That may seem odd, since we have had four censuses since 1971 and new numbers have been available to successive Finance Commissions. But the reason for this is very simple, and it was made explicit in relation to a far more vital issue — that of political representation in our Parliament. In 1976, the omnibus 42nd Amendment to the Constitution decided to freeze the allocation of Lok Sabha seats to our states for twenty-five years to encourage population control, by assuring states that success in limiting population would not lose them Lok Sabha seats. In 2001, the NDA government of Prime Minister Vajpayee extended this arrangement for another twenty-five years; its proposal, which became the 91st Amendment, was unanimously adopted by all parties in both Houses of Parliament.

The reasoning behind this policy was clear: it was based on the sound principle that the reward for responsible stewardship of demography and human development by a state should not be the cause of its political disenfranchisement…

It was Mr Modi’s instruction to the Finance Commission to use the 2011 census figures now that caused Mr Stalin to erupt. He was not alone…

While the furore raised by the Finance Commission has died down due to some skilful bureaucratic compromises, the country should pay attention to the greater dangers. While the northern states like Bihar, Jharkhand, Madhya Pradesh, Rajasthan and Uttar Pradesh had a decadal population growth rate over 20 per cent between 2001 and 2011, southern states like undivided Andhra Pradesh and Telangana, Kerala, Karnataka & Tamil Nadu grew at less than 16 per cent in the 2001-11 period. My own state of Kerala has the country’s lowest growth rate (4.9 per cent in 2001-11, and dropping, it is estimated, to negative growth by 2021). That is one-fifth of Bihar’s growth rate. Why should Kerala be punished for its impressive performance by losing seats in Parliament and thereby being forced to dilute its voice in national affairs?

The mirage of Achhe Din

As we know, the Modi government was elected in 2014 on a promise of ‘achhe din’ for the Indian people. As I have shown , although the core supporters of PM Modi’s Bharatiya Janata Party belonged to the Hindu right-wing, there is no doubt that what tipped it over the threshold of victory was an upbeat economic message of imminent growth and prosperity. CM Modi was portrayed as the dynamic CEO of his home state, Gujarat, who had presided over unprecedented growth and development and who would be able to do for India what he had done for Gujarat. A vote for the BJP, it was said, would be a vote for rapid and effective economic development. ‘Achhe din’ would soon follow.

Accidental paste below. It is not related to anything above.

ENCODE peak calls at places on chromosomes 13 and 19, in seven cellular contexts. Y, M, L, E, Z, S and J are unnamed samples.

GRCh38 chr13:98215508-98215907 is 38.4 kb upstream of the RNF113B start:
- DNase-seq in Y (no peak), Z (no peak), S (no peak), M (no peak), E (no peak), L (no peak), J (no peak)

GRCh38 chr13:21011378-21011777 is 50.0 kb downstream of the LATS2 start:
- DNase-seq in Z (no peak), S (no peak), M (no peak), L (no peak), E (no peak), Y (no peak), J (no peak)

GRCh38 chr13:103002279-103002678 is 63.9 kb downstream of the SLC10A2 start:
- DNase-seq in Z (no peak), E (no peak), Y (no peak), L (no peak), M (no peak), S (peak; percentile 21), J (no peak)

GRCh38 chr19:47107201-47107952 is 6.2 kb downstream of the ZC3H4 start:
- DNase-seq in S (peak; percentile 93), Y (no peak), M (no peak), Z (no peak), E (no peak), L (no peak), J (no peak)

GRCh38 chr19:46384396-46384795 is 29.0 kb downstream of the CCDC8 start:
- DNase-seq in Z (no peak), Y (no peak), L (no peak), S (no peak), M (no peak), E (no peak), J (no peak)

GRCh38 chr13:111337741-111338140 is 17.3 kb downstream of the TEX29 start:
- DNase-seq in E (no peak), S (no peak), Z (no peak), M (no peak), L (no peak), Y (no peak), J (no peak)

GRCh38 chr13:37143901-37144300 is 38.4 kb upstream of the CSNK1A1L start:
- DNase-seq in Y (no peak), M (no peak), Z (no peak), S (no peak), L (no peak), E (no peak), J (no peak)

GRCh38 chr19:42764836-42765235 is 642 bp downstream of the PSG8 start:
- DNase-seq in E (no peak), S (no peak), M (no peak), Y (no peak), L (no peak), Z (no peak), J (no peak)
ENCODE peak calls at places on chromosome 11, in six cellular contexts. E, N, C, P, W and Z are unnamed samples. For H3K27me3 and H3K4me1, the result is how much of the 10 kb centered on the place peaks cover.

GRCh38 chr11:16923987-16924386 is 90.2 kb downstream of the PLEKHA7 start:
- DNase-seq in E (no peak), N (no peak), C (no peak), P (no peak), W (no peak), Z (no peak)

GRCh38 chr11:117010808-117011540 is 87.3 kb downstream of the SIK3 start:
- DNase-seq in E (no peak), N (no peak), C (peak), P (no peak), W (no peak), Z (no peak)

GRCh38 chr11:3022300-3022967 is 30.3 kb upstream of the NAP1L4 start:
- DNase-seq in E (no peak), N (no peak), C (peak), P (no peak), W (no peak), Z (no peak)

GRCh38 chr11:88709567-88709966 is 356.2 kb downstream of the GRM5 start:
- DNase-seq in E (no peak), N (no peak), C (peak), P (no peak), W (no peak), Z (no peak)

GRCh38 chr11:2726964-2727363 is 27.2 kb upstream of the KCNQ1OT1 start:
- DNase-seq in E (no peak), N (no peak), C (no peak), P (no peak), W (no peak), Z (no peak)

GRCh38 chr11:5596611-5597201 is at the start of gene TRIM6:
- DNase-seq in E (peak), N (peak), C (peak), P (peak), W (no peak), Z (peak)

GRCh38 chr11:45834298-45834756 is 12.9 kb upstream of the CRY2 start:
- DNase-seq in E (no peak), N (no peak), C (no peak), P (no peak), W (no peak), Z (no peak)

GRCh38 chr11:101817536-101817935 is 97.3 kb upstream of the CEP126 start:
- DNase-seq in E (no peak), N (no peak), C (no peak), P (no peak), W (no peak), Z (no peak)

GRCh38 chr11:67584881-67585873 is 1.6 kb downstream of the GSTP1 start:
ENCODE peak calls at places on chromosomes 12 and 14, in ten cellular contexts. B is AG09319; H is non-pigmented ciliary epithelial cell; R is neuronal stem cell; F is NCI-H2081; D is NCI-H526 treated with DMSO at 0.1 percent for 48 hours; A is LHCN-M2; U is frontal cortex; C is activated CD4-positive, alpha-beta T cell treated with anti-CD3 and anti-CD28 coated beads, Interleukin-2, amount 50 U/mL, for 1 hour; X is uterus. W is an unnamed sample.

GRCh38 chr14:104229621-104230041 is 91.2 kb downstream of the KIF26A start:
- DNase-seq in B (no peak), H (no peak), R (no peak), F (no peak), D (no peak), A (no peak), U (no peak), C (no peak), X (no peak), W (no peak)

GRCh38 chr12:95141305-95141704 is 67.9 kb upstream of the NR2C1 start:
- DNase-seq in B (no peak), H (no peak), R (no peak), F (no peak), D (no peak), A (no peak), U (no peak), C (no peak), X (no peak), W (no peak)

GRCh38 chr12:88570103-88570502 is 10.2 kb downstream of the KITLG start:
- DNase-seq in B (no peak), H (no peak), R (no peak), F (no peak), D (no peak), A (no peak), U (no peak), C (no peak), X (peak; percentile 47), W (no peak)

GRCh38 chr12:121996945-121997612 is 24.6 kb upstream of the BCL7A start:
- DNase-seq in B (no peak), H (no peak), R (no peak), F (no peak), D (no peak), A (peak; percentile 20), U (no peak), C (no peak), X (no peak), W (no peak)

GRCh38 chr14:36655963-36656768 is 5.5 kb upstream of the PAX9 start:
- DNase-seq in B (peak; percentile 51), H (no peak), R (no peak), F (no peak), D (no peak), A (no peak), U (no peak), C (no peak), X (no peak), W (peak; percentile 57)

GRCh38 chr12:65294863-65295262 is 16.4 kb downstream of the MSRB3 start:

It didn’t…

Mr Modi campaigned in 2014 on the insincere but attractive slogan that ‘government has no business to be in business’. But for four years he has continued the government’s role in every business it ought not to be in, from running hotels to making condoms. ‘Divestment’ consisted merely of selling part of the government’s share of some public sector companies to other public sector companies; thus the government — owned Oil and Natural Gas Corporation bought the government-owned Hindustan Petroleum Corporation, with Mr Modi crowing about disinvestment. And when the government finally attempted an important act of privatization — that of the loss-making state airline Air India — it hedged the sale offer with so many conditions, including the government’s retaining a 25 per cent stake, that not a single bidder came forward.